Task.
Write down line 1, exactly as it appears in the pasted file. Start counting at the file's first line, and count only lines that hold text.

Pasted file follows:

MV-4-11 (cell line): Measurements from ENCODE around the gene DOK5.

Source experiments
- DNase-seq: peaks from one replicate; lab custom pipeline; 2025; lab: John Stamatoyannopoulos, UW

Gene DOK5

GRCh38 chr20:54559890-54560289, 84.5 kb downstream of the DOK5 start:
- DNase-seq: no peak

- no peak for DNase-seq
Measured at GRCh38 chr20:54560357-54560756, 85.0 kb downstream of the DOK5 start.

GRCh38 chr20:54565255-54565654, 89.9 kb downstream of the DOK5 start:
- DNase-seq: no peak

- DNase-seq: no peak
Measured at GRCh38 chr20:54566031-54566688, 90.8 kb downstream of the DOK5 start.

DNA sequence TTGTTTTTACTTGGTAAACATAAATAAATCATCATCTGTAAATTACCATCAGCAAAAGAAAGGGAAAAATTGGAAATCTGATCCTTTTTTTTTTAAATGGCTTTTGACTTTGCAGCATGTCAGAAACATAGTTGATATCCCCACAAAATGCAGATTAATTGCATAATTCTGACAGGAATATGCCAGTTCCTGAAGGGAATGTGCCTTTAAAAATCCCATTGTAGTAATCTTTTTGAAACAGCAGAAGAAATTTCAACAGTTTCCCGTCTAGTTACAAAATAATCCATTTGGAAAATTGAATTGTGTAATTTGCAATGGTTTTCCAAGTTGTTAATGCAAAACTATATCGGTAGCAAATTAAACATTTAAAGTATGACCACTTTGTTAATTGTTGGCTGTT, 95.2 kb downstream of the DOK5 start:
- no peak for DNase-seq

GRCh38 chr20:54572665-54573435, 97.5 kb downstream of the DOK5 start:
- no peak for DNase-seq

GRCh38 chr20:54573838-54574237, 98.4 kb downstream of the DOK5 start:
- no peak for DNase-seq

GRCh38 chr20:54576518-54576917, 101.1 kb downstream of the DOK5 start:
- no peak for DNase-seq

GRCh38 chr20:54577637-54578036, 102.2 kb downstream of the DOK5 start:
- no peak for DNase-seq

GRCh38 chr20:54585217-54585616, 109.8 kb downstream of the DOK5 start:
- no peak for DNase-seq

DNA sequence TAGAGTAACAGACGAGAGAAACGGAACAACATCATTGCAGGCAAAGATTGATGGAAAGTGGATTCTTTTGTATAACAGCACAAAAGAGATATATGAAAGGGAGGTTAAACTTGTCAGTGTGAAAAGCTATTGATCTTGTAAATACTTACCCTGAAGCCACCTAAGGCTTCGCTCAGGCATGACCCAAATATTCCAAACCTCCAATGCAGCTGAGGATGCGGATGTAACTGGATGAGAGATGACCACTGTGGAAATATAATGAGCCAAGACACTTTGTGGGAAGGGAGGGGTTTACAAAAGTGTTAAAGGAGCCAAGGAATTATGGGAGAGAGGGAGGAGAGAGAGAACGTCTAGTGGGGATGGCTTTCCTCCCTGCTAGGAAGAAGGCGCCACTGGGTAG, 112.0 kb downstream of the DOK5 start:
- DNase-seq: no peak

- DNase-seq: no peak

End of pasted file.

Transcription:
MV-4-11 (cell line): Measurements from ENCODE around the gene DOK5.